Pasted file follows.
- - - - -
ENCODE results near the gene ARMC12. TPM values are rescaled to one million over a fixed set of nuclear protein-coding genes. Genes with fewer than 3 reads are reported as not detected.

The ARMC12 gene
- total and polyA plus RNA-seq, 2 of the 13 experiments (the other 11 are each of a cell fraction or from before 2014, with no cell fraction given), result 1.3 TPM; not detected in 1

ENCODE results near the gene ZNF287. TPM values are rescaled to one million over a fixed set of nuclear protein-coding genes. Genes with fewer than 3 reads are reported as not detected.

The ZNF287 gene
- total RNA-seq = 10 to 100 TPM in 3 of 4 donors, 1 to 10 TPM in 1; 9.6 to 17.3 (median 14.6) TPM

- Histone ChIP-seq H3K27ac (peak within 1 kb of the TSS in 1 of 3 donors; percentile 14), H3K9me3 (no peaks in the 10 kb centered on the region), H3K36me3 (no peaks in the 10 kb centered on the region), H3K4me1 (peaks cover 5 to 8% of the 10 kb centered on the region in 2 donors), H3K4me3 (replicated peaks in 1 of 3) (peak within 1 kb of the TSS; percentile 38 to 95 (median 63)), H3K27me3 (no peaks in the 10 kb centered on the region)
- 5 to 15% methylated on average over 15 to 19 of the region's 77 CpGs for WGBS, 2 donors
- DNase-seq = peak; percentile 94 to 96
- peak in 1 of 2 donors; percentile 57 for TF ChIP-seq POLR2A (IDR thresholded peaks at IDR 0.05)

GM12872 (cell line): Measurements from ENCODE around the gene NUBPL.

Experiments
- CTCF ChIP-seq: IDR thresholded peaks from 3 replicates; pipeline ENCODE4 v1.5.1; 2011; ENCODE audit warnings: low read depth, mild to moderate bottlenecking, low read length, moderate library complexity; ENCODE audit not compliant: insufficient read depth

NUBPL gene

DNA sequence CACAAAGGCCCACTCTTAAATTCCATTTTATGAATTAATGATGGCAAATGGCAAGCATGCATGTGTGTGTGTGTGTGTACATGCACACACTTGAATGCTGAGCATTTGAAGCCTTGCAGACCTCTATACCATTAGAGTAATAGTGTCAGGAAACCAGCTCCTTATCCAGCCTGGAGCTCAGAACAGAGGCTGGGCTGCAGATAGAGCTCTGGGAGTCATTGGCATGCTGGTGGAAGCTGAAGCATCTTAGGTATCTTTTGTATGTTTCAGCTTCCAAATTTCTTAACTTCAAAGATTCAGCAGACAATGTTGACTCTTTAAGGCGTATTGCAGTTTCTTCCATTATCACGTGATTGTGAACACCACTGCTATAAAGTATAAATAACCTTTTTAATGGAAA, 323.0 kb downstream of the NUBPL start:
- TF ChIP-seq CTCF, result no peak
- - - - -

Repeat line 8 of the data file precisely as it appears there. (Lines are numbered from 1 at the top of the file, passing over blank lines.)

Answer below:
- 5 to 15% methylated on average over 15 to 19 of the region's 77 CpGs for WGBS, 2 donors